Column: KONY 2012 challenges apathy
Published: Friday, March 30, 2012
Updated: Friday, March 30, 2012 16:03
KONY 2012. Everyone has an opinion about the video that in two weeks garnered over 100 million views and has sparked a global discussion about activism in Africa. As the video went viral, academics and policymakers launched a multitude of critiques. The nonprofit organization that produced the video, Invisible Children, stands accused of over-simplifying the complex nature of the conflict while simultaneously engaging in a civilizing mission motivated by white guilt.
As both a specialist in sub-Saharan Africa and as someone who works with human rights advocacy organizations, Kony 2012 and what it hopes to accomplish fascinates me. However, much to the frustration of many students, colleagues and friends, I have avoided giving my opinion on the campaign. Until now.
Before continuing, let’s establish a common working knowledge about the video, the campaign and Invisible Children. Invisible Children’s mission is to raise awareness about the Lord’s Resistance Army in central and east Africa. Over the last nine years the organization has developed a two-pronged strategy. First, the organization aims to educate high school and college students about the destructive power of the LRA. Led by Joseph Kony, the LRA has contributed to the destabilization of political, economic and social conditions in Uganda, Democratic Republic of Congo, Central African Republic and South Sudan. In 2005, the International Criminal Court indicted Kony and three others on crimes against humanity and war crimes. In addition to its educational platform, Invisible Children establishes durable programs to rebuild and to help Ugandans protect themselves from future attack.
Kony 2012 proposes that if we make Kony as famous as any celebrity, he will no longer be able to evade arrest and trial. We are asked to step outside of ourselves, to redefine the propaganda machine and to take Banksy-style action. The campaign also encourages us to pressure Congress to maintain funding for the 100 U.S. military advisers charged with the task of providing technological support to the Ugandan army as they track Kony.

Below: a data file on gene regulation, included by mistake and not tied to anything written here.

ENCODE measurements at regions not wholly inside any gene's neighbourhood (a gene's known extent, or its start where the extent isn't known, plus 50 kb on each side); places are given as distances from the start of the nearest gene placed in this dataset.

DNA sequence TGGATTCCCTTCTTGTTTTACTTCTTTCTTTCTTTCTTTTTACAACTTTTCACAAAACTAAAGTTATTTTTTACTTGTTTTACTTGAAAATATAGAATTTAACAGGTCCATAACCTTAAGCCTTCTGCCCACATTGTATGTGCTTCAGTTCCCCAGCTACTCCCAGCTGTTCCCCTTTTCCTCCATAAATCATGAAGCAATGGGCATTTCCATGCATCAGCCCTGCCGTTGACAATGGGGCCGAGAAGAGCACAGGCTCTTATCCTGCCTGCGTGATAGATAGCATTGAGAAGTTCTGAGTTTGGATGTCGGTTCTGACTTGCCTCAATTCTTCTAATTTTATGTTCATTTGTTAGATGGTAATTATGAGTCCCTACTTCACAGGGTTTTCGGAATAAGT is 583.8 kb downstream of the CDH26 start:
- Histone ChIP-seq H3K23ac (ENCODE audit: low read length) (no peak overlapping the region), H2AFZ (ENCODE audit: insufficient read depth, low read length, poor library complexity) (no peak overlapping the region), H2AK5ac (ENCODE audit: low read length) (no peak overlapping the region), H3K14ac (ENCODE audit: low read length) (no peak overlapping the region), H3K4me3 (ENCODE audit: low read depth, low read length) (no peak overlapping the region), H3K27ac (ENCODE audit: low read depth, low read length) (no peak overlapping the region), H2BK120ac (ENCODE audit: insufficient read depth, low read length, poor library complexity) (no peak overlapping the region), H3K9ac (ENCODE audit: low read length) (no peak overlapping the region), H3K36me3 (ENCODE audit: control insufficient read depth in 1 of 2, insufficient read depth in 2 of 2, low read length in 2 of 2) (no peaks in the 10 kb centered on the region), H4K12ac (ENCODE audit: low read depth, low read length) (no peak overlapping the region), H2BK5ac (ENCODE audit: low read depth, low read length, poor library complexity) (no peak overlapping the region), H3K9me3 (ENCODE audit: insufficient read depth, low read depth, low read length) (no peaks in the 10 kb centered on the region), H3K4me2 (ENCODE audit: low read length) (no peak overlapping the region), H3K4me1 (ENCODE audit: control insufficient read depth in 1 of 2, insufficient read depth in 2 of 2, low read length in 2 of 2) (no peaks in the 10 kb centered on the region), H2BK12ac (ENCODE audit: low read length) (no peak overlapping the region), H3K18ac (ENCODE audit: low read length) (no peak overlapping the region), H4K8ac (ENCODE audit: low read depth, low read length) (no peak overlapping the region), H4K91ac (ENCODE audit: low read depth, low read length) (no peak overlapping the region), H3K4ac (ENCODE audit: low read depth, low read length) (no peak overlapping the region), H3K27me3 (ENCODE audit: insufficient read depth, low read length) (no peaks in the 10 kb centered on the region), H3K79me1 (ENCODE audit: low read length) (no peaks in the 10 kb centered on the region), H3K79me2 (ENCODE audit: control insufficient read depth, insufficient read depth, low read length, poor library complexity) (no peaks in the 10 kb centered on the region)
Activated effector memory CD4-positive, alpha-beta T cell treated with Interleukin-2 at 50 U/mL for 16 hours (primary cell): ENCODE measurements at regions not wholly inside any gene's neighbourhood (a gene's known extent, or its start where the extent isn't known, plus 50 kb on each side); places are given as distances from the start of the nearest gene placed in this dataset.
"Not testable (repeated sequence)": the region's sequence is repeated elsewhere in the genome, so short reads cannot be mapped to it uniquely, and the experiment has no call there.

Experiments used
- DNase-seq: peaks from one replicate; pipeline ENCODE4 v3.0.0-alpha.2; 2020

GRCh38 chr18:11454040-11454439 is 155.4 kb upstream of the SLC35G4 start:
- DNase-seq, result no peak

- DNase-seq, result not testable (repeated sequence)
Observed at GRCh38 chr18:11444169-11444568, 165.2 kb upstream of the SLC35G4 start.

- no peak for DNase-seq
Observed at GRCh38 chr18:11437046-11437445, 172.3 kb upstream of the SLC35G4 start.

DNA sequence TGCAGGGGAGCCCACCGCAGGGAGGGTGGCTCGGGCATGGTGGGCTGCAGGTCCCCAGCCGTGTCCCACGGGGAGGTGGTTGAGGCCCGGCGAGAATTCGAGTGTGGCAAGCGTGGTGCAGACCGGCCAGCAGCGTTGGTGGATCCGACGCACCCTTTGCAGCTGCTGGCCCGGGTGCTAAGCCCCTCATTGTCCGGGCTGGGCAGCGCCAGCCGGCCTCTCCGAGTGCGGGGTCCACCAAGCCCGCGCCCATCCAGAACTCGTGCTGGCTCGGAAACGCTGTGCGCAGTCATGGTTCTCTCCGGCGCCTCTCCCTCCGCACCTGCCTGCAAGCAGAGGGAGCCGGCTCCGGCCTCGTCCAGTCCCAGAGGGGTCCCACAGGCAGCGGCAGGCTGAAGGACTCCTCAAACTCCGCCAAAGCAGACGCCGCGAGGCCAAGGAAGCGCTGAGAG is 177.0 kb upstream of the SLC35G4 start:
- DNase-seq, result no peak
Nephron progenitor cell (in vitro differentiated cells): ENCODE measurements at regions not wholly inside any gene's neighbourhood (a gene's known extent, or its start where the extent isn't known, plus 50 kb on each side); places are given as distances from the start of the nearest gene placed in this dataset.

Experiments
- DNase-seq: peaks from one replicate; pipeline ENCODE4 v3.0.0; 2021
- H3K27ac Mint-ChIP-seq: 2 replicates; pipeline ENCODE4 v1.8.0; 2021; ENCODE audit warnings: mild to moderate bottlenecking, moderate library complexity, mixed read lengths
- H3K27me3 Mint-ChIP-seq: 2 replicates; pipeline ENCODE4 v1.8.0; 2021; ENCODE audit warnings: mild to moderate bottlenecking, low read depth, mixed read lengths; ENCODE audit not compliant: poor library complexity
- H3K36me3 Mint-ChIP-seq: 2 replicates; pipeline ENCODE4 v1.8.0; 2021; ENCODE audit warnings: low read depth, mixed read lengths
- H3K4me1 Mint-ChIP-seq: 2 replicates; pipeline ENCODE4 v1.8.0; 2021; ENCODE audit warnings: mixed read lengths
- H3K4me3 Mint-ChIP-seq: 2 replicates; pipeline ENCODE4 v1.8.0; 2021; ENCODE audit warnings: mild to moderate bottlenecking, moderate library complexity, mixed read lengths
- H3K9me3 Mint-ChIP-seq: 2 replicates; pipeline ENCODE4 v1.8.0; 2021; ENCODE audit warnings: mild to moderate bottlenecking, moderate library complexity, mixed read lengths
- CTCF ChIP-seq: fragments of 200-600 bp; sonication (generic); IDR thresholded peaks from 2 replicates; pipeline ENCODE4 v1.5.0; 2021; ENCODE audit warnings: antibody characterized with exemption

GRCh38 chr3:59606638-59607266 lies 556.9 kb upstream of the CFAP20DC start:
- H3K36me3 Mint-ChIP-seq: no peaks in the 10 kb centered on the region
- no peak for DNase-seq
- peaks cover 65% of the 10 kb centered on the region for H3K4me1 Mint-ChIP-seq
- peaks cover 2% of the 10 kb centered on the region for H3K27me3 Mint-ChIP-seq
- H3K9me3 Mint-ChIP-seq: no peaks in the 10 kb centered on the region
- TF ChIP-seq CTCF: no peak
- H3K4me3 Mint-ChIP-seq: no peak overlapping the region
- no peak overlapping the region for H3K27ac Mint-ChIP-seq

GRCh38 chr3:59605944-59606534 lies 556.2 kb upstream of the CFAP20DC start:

With a common foundation established, what is my opinion? The campaign is imperfect and incomplete. Will young people be able to successfully pressure the culture and policy makers into making Kony a priority? Will pushing “like” on Facebook have a measurable impact? I don’t know. A campaign of this magnitude has never been attempted before — certainly not one that deploys the vast and ever expanding array of social media. Additionally, responding to grave human rights violations with military pressure has proven time and time again to be ineffective and potentially damaging to local populations. I fear that 2012 will come to a close with Kony still at large.
However, this personal skepticism is not a condemnation of the campaign. I do not share the opinion held by many academics angered by the glossy nature of the video. Some have suggested that Kony 2012 encourages a blind activism devoid of academic rigor and is an active participant in a civilizing mission that marks Africans as nameless victims incapable of helping themselves.
My interpretation of the campaign is more optimistic. I read Kony 2012 as a call for each of us to educate ourselves about the conflict’s history and to reflect upon what advocacy means. For those of us who stand before you as professors, it serves as a wake-up call. As educators, we must actively engage the issues that concern you; we must utilize our expertise in ways that facilitate debate. If I feel that Kony 2012 fails to nuance the historical narrative of the LRA, then it is my job to provide that nuanced narrative so that students can develop an informed opinion.
Kony 2012 is accomplishing something truly amazing: it is putting the LRA, Africa and the contested world of development and human rights on the table as a critical set of issues to be discussed and debated. We live in a society in which Africa is described as a country rather than a continent of fifty-five nations. Kony 2012 attempts to humanize a place, a people and a conflict that many of us have never heard of before. The campaign asks us not only to care but to educate ourselves about what has happened, is happening and, perhaps most importantly, what could happen if enough people committed themselves to both education and activism.
The campaign is imperfect, but it is important. If you haven’t watched Kony 2012, watch it. If you have watched it, ask questions. Meaningful and durable change is maddeningly slow, but if this campaign compels enough of us to question, reflect and search, then perhaps we are indeed witnessing the death of apathy.
Kathering Fidler is an assistant professor for the history department. She can be reached at email@example.com
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